Mead may not be served like it was for the Vikings centuries ago, but at a local bar, people can dabble in the honey wine’s taste of today.
Muninn’s Post, located on Bernard Avenue, serves honey wines and cocktails that suit the Viking bar’s vibe.
Siobhan Jennings-Bates is a co-owner at the venue and says honey wine is often sold for special occasions, and when people first visit the establishment. It’s sweet like an ice wine, she said.
Mead drinking is popular on occasion, but “it’s definitely not something you want to drink a ton of because it is quite sweet, but once in a while we’ll get a couple of tables that come in that will order a couple bottles of it and sit and drink it all night,” said Jennings-Bates.
The bar carries three to four different types of Meadow Vista honey wine including Cloud Horse, a basic honey mead which is lighter than a traditional mead, Mabon, a spiced wine and a seasonal Bliss Apple, a carbonated wine.
Rubus is also a fan favourite, but it’s only occasionally in stock. Some wine is served at room temperature, while others are chilled. Cocktails are also made from the meads, said Jennings-Bates.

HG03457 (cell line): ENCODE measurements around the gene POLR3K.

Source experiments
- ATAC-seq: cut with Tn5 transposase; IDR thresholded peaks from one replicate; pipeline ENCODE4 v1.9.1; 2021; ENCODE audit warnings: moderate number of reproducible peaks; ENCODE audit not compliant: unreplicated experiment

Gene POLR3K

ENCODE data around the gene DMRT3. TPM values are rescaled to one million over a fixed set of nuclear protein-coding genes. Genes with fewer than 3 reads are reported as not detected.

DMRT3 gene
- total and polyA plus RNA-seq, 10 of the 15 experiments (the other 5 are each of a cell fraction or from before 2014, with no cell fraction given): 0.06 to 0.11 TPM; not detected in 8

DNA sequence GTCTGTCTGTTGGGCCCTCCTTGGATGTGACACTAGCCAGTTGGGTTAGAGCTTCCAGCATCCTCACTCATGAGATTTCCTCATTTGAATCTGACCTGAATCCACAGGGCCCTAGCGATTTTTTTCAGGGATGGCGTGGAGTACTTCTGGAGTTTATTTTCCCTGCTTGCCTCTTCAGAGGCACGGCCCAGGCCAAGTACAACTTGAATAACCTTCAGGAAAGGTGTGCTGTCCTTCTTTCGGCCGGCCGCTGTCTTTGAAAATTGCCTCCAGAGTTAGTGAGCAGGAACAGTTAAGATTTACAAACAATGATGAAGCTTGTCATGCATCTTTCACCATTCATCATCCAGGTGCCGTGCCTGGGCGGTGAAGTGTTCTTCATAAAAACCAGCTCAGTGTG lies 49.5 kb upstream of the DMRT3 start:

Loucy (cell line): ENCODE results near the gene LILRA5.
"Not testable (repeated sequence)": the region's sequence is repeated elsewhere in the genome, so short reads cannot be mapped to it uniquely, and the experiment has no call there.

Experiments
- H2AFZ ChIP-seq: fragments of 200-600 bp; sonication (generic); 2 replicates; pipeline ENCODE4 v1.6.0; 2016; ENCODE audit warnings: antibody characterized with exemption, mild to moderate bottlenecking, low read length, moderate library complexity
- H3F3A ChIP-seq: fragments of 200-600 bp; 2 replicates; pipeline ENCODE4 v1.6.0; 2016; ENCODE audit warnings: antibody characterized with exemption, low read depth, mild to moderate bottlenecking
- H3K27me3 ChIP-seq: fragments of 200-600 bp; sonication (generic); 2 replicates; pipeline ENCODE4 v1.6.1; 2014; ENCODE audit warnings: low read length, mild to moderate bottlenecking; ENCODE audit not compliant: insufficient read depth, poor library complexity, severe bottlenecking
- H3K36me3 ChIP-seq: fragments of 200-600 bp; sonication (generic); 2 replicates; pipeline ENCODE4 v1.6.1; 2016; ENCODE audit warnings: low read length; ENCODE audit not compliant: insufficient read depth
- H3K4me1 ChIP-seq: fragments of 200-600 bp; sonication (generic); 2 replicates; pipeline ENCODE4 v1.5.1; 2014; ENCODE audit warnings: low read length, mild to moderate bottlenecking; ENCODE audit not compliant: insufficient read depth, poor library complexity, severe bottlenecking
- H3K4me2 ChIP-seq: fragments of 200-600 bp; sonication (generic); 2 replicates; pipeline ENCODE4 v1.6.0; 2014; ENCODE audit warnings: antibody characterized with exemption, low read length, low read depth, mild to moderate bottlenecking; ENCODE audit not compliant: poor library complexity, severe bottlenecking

A good start for the novice mead drinker would be the mild Cloud Horse, which is more popular.
The process of mead-making has evolved over the centuries, it’s nothing like the Vikings’ jugs of frothy foam. “Before it would have been a big foamy mug of alcoholic water, so we’ve refined the recipe over however many years… it probably tastes a lot better,” said Jennings-Bates.
“Water was probably not safe to drink so they had to ferment it if they could.”
The idea to serve mead at Muninn’s Post came from Vancouver, where the trend seems to be growing.
“To go out and have a glass of mead somewhere is pretty cool,” said Jennings-Bates.
Beer is a top seller at the Viking bar, but many people will sample the mead from out of town, just to say they’ve tried it, she said.
The supply of honey wine is primarily from Meadow Vista, but Jennings-Bates can see the trend catching on.
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